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NPS & SeRANIS – First steps towards Shared Use of the MC3 network

As a Recurring Visiting Professor, Andreas Knopp once again attended the Space Systems Academic Group of the Naval Postgraduate School (NPS) in California. This time, the focus was on the small satellite project SeRANIS.

Experts from the Naval Postgraduate School (NPS), who recently completed the successful launch of the small satellite MOLA, were involved in the Critical Design Review (CDR) of SeRANIS in March. The evaluation was crucial in taking the SeRANIS project to the next level. Therefore, the focus of the current research visit was specifically on the innovative small satellite project and the joint use of the NPS ground station network, known as the Mobile CubeSat Command and Control (MC3) network.

“The special thing about the MC3 network today is that it is already home to American universities, civilian institutions, industry partners, and governmental agencies.”, says Prof. Andreas Knopp. This project, which started at the NPS in 2011 and is funded by the Department of Defense, is a cornerstone for supporting space missions in the field of signal intelligence.

SeRANIS as a Driving Force for International Cooperation

The MC3 network is currently used exclusively for projects of the Five Eyes (FVEY) alliance, consisting of the USA, Canada, New Zealand, the United Kingdom and Australia. In order to pursue common interests in the field of signal intelligence, efforts have been underway for several years to expand this alliance to include Germany and France.

“Even though we are still at the beginning, the SeRANIS project seems to be the perfect way to integrate Germany into the alliance with the unique small satellite infrastructure here at UniBw. Signal intelligence will be one of the driving topics in the coming years, and small satellites will make their contribution. Therefore, it seems quite obvious that SeRANIS should act as a role model to be exploited in future mission for the Bundeswehr as well as in the NATO context. Strategic partnerships on all operational levels including academia are thus essential.”, says Prof. Knopp.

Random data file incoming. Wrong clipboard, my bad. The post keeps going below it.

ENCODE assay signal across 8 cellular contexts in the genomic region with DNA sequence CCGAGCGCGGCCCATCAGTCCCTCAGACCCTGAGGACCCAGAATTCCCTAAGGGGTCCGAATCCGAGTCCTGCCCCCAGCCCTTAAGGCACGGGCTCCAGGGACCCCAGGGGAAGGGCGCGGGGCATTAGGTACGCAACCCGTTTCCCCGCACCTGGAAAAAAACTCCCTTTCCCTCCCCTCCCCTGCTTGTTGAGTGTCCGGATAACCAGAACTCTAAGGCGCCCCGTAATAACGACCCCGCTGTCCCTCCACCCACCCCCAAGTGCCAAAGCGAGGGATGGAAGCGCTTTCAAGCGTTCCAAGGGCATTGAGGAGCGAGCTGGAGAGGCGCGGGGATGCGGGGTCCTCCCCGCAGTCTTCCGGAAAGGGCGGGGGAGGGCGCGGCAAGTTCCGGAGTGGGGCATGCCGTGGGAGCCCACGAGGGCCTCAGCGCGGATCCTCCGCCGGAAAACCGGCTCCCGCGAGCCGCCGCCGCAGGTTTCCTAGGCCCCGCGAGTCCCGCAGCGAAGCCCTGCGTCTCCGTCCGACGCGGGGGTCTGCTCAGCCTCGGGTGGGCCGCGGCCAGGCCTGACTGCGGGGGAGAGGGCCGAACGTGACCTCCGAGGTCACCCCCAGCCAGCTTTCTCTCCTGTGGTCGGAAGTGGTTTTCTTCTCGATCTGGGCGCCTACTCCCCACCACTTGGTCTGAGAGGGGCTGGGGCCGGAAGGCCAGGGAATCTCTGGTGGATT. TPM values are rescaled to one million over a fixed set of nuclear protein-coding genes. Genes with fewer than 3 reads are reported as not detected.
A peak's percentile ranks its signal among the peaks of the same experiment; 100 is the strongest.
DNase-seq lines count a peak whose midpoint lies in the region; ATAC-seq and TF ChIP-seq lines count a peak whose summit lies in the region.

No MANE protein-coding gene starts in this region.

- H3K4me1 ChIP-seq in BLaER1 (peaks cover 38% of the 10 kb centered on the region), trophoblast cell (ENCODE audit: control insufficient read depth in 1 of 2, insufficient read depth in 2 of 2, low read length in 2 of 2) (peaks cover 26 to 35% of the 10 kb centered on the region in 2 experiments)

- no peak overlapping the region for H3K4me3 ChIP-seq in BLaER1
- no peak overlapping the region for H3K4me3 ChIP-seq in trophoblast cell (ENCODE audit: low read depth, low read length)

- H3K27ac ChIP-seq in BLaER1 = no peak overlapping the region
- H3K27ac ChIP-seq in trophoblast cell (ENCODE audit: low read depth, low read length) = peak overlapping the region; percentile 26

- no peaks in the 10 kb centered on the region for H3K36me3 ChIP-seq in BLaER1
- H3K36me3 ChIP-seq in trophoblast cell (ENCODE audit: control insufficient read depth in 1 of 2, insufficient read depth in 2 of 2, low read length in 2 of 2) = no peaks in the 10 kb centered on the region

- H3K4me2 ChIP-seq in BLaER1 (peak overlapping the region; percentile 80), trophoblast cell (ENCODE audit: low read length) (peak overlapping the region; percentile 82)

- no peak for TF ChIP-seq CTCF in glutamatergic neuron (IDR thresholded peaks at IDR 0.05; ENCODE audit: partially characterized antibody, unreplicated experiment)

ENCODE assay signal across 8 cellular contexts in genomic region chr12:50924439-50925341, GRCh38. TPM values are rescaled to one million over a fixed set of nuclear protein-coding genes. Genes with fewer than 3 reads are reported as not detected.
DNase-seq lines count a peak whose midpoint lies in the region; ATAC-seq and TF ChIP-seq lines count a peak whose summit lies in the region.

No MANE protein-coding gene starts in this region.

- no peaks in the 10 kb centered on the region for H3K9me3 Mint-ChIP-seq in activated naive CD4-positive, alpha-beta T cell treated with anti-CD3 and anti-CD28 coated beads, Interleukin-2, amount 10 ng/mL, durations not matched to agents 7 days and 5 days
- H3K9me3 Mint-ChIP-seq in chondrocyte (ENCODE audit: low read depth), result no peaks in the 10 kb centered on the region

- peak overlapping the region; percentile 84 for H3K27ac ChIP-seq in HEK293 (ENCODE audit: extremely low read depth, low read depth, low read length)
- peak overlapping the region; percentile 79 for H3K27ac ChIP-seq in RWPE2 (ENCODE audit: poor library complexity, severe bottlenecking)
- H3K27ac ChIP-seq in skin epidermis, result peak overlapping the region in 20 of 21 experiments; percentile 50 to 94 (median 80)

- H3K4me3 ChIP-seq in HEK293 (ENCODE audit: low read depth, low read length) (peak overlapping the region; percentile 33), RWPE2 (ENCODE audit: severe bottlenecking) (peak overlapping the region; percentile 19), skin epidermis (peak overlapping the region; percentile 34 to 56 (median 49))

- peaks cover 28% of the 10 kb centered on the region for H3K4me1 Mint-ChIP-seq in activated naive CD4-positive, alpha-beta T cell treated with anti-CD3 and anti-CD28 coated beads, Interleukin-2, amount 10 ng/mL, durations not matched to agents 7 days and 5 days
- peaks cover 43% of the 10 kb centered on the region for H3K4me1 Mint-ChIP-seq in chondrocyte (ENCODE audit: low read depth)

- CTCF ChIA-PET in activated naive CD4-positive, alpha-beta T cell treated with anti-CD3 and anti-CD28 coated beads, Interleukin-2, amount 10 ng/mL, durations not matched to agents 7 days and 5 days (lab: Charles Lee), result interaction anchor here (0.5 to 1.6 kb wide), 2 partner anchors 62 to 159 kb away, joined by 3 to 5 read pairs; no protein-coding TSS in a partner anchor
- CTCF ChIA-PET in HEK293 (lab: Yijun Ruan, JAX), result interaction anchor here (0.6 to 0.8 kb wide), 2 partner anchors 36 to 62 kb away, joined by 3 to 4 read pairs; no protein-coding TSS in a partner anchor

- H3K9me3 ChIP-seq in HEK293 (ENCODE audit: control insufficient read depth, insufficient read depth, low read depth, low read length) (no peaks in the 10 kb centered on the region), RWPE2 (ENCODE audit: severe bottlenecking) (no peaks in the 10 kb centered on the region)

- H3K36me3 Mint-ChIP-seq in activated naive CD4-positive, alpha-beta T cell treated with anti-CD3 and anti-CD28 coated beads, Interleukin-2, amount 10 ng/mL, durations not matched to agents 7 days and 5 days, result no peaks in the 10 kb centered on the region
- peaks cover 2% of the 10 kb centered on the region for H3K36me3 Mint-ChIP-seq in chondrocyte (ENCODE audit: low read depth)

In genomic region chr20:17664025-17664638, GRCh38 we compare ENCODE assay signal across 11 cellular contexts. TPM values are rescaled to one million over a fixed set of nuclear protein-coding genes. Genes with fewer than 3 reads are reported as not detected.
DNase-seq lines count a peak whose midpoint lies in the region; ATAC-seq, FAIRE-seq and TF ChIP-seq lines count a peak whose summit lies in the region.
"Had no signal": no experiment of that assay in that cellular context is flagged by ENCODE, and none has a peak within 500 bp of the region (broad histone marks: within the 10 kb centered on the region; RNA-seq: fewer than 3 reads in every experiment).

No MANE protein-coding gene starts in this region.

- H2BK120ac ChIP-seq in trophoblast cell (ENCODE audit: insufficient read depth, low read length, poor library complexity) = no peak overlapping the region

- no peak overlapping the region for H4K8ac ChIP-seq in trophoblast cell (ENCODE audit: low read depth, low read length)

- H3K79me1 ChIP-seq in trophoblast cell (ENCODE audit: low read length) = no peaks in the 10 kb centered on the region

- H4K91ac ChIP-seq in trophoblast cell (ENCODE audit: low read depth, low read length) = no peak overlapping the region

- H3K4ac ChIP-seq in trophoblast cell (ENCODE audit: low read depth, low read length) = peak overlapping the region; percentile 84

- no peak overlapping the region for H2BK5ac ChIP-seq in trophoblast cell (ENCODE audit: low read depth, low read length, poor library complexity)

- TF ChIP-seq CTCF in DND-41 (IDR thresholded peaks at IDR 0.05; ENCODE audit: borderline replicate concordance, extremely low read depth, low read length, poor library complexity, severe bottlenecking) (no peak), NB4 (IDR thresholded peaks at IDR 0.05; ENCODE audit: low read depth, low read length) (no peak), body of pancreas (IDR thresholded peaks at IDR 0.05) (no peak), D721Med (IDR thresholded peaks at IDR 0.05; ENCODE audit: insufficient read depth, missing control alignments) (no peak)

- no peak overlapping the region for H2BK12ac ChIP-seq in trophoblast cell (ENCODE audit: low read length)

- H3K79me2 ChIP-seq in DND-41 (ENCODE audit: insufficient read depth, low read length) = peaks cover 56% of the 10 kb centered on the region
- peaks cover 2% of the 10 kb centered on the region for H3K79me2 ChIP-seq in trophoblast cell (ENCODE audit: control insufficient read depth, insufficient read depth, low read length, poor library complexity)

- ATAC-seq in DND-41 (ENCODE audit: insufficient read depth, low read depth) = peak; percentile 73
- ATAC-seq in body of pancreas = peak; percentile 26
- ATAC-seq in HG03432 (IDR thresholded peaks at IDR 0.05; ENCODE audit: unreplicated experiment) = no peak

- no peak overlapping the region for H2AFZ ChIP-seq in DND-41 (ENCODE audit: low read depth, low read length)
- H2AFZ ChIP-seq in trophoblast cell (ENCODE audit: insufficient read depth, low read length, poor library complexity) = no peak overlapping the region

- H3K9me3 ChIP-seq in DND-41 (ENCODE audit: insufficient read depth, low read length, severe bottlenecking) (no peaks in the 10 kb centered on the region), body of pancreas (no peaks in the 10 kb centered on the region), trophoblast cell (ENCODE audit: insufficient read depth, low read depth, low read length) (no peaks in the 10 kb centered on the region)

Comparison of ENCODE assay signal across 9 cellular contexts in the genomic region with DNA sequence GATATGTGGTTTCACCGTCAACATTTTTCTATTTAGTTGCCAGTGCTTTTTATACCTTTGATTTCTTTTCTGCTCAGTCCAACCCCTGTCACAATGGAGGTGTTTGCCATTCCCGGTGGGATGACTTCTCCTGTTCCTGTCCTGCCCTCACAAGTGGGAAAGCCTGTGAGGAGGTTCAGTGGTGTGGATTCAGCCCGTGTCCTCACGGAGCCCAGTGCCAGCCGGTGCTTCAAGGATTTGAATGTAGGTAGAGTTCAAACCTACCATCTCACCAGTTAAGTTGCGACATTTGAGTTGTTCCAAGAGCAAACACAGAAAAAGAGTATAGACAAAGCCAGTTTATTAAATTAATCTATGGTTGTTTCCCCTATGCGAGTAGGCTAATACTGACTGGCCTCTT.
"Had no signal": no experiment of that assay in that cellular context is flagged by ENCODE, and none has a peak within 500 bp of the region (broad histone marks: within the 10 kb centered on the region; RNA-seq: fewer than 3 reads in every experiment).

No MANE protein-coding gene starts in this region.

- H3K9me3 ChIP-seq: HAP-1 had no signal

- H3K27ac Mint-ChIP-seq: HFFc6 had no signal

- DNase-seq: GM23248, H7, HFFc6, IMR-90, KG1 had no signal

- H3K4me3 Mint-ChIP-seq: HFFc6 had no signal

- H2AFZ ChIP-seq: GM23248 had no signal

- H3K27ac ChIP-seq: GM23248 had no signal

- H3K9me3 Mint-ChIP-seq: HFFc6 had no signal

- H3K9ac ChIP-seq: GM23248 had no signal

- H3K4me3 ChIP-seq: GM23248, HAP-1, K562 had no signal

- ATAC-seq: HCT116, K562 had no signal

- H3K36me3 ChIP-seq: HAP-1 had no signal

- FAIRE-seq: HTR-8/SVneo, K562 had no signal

A long-term Partnership

The collaboration between the NPS and the University of the Federal Armed Forces in Munich has a tradition that goes back to the early days of space research. Almost five decades ago, Prof. Rudolf Panholzer, now 95, initiated this cooperation, which is still groundbreaking today.

The SeRANIS project not only stands for technological innovation, but also for strengthening international partnerships in the space sector. By continuing to work closely together, the aim is to promote a future in which space cooperation across national borders is a matter of course.

From left to right: Prof. Andreas Knopp, Prof. Rudolf Panholzer, Prof. James H. Newman (Chair of the Space Systems Academic Group and former space shuttle astronaut)

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